If you have hives while exercising, your body may be having an allergic reaction to physical exertion or sweat. In most cases, hives are just uncomfortable nuisances, but in severe cases they can be one of many symptoms that result in a life-threatening allergic reaction. If you’re having difficulties breathing, seek emergency medical attention.
Video of the Day
Exercise-induced urticaria causes weals that vary in size and may resemble red spots, blotches or blisters. The hives can occur anywhere on your body and like most hives, are very itchy. In mild cases of exercise-induced urticaria, bumps are all that occur, but severe cases include labored breathing, swelling of the face and tongue, headache and abdominal cramping. The hives will usually disappear within a few minutes of stopping exercise. Cholinergic urticaria is similar in appearance to exercise-induced urticaria. The skin may have a warming sensation where the hives are present and as the weals grow in size, they can join to form a large area of swelling. Cholinergic urticaria usually appears on the upper trunk and arms. A heat rash can be mistaken for hives. Heat rash has a prickly sensation and the area of the rash will have little to no sweat.
Exercise-induced urticaria is directly caused by your body having an allergic response to exercise. Cholinergic urticaria is caused by sweating that results from a rise in your body temperature. Exercising in hot weather makes you more susceptible to cholinergic urticaria. You may also notice these hives while taking a hot bath or when you have a fever. Miliaria rubra is the form of heat rash you’re likely to experience while exercising. Miliaria rubra is caused by your sweat ducts becoming clogged. Under normal circumstances, sweat evaporates, but heat rash develops from sweat being trapped under the skin. Heat rash can occur during intense exercise and if you’re wearing clothes that don’t allow sweat to evaporate.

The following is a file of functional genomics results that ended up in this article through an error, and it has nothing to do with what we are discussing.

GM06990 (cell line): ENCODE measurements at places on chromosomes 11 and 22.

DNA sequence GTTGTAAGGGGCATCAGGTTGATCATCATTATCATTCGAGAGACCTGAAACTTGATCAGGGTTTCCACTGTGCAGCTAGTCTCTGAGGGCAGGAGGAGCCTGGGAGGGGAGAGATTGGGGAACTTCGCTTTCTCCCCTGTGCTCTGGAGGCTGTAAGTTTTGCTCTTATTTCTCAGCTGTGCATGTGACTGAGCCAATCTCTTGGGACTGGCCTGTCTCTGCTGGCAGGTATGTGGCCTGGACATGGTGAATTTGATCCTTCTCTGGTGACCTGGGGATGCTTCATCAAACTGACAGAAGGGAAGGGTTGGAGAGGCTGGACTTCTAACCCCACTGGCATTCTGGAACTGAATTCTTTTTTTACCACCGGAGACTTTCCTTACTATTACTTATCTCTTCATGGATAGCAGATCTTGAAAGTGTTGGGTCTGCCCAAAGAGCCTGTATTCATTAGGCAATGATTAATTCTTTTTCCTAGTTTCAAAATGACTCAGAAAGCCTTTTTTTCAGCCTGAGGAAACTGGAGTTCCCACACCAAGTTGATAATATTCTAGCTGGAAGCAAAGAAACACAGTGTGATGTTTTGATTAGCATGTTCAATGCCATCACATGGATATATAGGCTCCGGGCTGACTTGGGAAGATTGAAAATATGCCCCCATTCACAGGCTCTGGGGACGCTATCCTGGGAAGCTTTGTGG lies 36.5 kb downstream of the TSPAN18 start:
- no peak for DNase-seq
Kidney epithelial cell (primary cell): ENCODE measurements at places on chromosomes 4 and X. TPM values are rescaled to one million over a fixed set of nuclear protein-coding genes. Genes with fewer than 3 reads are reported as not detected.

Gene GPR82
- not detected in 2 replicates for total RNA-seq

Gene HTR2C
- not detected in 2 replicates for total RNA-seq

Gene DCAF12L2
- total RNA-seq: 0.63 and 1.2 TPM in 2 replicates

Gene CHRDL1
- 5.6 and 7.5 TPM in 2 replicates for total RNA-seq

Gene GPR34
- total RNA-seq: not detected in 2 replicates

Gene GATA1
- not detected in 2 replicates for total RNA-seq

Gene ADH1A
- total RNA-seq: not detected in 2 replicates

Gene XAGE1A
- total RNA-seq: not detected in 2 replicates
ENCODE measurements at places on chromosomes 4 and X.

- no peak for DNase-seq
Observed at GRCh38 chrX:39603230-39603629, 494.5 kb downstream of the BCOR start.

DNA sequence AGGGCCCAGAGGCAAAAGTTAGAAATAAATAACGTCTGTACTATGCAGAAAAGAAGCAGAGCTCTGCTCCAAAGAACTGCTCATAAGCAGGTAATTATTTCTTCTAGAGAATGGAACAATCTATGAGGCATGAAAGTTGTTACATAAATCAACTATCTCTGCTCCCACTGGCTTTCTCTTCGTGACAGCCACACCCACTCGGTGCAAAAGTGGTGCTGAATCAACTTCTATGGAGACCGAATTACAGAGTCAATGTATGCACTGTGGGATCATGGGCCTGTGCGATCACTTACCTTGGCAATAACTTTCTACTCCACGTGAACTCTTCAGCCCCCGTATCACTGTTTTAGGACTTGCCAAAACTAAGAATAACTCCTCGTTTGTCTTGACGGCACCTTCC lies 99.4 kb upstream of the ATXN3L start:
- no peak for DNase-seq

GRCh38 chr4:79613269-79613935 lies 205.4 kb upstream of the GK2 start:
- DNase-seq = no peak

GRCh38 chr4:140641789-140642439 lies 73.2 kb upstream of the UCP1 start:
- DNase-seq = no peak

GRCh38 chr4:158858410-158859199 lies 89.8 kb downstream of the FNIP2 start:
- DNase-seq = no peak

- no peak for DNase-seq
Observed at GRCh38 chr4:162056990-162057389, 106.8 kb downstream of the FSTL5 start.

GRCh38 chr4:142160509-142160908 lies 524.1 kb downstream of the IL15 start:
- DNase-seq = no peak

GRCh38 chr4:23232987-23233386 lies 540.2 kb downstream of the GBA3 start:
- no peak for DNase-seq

Stop exercising if you notice hives. If the hives do not disappear within 10 minutes or are accompanied by other symptoms, contact your doctor. If you have exercise-induced urticaria, exercise with someone aware of your condition. Antihistamines can be used to treat exercise-induced urticaria and cholinergic urticaria. If you have cholinergic urticaria, rapid cooling in a cold shower can help relieve symptoms. Calamine lotion can relieve itching from heat rash and anhydrous lanolin can prevent your ducts from becoming blocked.
If you have an allergic reaction to exercise or sweating, always take your medications as prescribed to avoid hives. You may need to avoid vigorous-intensity exercises or follow an approved exercise routine designed by a medical professional. For cholinergic urticaria and heat rash, preventing sweating is the best way to prevent hives. Exercise in an air-conditioned areas and wear lightweight clothing. Avoid ointments and lotions that can block the pores and make you prone to heat rash.